• The dispute is between or among the following members of FINRA: brokerage firms, brokerage firms and brokers, or brokers.

If an investor requests arbitration, a broker or a brokerage firm must arbitrate at FINRA.

Either during or as an alternative process and by mutual agreement, the parties may submit their dispute to mediation. In such case, FINRA staff facilitates the mediation process and provides a roster of qualified mediators from which a mediator is selected to facilitate the parties’ discussions towards a mutually agreeable resolution. Mediation is confidential and non-binding until resolution.

For more information, please visit www.finra.org and contact:

Carl H. Perdue

Senior Counsel and Partner

ASSOULINE & BERLOWE, P.A.

1801 N. Military Trail, Suite 160

Boca Raton, Florida 33431

Main:  (561) 361-6566

Fax: (561) 361-6466

Email: CHP@assoulineberlowe.com

http://www.assoulineberlowe.com/

Intellectual Property, Labor & Employment Law, Bankruptcy, Commercial Litigation, and Corporate Law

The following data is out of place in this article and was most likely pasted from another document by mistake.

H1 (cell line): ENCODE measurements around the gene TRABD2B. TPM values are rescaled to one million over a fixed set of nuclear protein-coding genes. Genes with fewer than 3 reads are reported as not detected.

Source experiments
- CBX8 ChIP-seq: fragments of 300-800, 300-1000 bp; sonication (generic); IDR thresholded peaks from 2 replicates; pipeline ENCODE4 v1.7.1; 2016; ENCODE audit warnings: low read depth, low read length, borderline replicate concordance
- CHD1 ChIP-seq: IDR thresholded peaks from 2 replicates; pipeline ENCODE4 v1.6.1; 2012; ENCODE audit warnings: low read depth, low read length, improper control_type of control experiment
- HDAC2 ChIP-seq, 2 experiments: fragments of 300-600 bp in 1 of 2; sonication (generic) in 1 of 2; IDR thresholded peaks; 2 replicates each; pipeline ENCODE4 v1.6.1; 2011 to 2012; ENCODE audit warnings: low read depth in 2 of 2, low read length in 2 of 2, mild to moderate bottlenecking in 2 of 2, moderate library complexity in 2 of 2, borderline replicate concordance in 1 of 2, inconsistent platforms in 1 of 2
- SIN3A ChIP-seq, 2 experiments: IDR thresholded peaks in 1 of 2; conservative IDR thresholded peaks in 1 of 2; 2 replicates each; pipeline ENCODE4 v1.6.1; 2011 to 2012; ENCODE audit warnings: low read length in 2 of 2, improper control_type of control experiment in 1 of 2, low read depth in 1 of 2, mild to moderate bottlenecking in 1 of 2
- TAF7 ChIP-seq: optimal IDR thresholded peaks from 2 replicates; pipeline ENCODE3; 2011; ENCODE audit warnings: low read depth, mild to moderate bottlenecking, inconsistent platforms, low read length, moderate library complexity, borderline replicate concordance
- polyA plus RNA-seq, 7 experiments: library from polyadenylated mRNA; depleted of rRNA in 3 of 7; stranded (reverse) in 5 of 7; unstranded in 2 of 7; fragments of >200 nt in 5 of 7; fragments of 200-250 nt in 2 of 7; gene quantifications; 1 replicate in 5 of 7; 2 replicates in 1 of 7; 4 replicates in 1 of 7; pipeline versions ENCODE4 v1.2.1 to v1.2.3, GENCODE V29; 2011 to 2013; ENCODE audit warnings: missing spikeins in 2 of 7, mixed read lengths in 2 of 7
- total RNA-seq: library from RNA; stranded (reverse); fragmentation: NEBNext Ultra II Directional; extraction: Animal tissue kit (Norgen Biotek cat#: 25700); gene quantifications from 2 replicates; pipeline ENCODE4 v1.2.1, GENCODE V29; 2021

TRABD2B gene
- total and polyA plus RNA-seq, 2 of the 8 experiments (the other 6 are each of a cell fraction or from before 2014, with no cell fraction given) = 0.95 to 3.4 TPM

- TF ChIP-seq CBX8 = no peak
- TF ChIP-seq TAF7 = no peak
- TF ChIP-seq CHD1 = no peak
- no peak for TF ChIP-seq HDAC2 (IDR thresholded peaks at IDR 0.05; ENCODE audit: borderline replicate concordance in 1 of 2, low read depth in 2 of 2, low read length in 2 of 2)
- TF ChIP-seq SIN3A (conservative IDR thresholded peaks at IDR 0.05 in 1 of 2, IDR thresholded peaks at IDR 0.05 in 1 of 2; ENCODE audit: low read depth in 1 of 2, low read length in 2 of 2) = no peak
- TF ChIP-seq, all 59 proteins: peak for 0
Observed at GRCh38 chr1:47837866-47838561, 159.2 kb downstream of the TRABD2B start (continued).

Miami • Ft. Lauderdale • Boca Raton

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Partner Eric Assouline Presents at Deposition Skills Training Course

Certified Deposition Transcript

Cases are often won or lost through depositions.  A well taken deposition can make the difference at all the stages of the litigation, including mediation, summary judgment, and trial.

All litigation attorneys must treat depositions as the most critical aspect of the case.  A deposition is as close to hand to hand combat as litigation will become.  The deposition is the only time that the parties and the attorneys will all be together at the same time without a judge or mediator present.  It is the first time the parties and their counsel will all be starring one another in the eyes to size up their adversaries.how to take a deposition

Every litigator must ask themselves:

Would I like to be more effective when taking depositions?

Would I like to learn from attorneys who are experienced in taking depositions?

Would I like to learn from attorneys who have crafted a CLE seminar that will provide me with practical, useful advice?

If yes, you’ll will want to sign up for the upcoming CLE program Mastering the Deposition: A Critical Skills Workshop, presented by Pincus Professional Education. This program received outstanding evaluations last year, so you don’t want to miss it.